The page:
what is the mnemonic for substance abuse?
>1: • WILD • Work, school, or home role obligation failure • Interpersonal or social consequences • Legal problems • Dangerous use
what are the DSM IV criteria for the diagnosis of substance abuse?
- pattern of substance use→impairment or distress for at least 12 months plus • - >1: • 1. failure to fulfill obligations at work, school, or home • 2. interpersonal or social consequences • 3. recurrent substance related legal problems • 4. continued use despite social or interpersonal problems due to the substance use
what are the DSM IV criteria for the diagnosis of substance dependence?
substance use → impairment or distress manifested by at least 3 of the following within a 12 month period: • 1. tolerance • 2. withdrawal • 3. using substance more than originally intended • 4. persistent desire or unsuccessful efforts to cut down on use • 5. significant time spent in getting, using, or recovering from substance • 6. ↓ social, occupational, or recreational activities because of substance use • 7. continued use despite subsequent physical or psychological problem
is it possible to have substance dependence without having physiological dependence?
what is the lifetime prevalence of substance abuse or dependence in the united states?
what is the gender predilection in substance abuse/dependence?
what are the most commonly used substances?
alcohol • nicotine
what is the difference between substance induced and primary mood disorder?
substance induced mood symptoms go away with abstinence and primary mood symptoms do not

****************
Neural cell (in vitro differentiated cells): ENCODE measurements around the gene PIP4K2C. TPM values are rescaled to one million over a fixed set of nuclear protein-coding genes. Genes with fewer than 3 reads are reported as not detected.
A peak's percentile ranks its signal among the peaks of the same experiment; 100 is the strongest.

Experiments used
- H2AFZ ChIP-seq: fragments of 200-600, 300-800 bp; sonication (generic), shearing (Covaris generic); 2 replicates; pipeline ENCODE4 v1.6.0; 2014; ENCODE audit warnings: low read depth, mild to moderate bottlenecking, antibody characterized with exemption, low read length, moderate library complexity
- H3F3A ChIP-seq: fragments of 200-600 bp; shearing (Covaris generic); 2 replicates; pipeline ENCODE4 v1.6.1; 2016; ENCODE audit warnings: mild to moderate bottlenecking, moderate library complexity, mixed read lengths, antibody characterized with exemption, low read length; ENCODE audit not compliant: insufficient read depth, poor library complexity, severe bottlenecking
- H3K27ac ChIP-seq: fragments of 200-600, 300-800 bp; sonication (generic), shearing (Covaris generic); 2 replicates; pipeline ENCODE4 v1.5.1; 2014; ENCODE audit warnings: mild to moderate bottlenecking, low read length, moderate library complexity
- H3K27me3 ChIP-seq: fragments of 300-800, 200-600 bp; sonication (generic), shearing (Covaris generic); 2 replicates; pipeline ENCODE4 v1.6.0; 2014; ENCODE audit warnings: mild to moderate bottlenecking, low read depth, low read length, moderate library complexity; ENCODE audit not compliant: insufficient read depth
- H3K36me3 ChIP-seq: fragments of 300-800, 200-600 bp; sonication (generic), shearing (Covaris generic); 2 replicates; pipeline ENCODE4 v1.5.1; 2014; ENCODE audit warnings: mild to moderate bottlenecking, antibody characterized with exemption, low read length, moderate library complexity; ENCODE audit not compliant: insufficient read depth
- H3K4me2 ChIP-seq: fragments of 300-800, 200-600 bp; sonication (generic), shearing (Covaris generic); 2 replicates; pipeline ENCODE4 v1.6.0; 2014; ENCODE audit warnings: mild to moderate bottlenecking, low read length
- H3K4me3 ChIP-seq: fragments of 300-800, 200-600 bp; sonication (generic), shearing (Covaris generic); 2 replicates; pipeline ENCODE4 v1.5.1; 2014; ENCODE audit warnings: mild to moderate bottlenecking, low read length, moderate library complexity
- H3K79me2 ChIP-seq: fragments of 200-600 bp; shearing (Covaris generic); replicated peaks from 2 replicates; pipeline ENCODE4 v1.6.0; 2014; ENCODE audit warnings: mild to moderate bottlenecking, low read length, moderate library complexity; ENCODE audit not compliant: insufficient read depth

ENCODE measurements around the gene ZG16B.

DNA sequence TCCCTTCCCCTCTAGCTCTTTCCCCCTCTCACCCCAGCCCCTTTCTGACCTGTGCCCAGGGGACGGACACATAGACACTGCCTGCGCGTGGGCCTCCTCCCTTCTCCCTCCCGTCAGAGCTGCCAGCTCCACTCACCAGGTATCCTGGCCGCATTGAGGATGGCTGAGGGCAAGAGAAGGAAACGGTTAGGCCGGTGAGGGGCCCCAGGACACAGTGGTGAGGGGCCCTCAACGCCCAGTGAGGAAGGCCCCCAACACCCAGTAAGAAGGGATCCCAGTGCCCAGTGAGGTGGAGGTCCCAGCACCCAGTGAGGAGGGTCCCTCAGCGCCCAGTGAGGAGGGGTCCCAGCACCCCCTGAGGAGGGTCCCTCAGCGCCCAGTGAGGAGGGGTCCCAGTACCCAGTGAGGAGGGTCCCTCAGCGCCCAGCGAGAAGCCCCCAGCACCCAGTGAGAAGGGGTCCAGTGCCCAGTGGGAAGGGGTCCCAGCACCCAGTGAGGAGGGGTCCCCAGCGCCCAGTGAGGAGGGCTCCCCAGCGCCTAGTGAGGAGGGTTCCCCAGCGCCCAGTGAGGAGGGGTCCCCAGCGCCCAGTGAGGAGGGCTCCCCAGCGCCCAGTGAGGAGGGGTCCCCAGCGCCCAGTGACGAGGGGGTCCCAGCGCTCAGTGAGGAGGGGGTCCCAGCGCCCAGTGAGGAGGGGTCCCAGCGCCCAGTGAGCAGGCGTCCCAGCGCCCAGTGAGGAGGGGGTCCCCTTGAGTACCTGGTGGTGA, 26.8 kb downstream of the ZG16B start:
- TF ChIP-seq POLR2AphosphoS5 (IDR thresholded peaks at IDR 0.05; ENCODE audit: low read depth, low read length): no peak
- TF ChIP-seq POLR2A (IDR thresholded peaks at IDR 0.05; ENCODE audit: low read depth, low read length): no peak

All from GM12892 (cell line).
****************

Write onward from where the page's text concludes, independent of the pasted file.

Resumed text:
what is withdrawal?
the development of a substance-specific syndrome due to the cessation of substance use that has been heavy and prolonged
what is tolerance?
the need for increased amounts of the substance to achieve the desired effect or diminished effect if using the same amount of the substance
withdrawal symptoms of a drug are usually what?
opposite of its intoxication effects
what is the treatment for substance abuse/dependence?
- behavioral counseling should be part of every substance abuse/dependence treatment • - psychosocial treatments are effective and include motivational intervention (MI), CBT, contingency management, individual and group therapy • - 12 step programs should be encouraged • - pharmacotherapy is available for some drugs of abuse
what are the direct testing considerations for alcohol?
- stays in system for only a few hours • - breathalyzer test, commonly used by law enforcement • - blood/urine test more accurate
what are the direct testing considerations for cocaine?
urine drug screen positive for 2-4 days
what are the direct testing considerations for amphetamines?
urine drug screen positive for 1-3 days • most assays are not of adequate sensitivity
what are the direct testing considerations for PCP?
urine drug screen positive for 3-8 days • CPK and AST are often elevated
what are the direct testing considerations for sedative-hypnotics?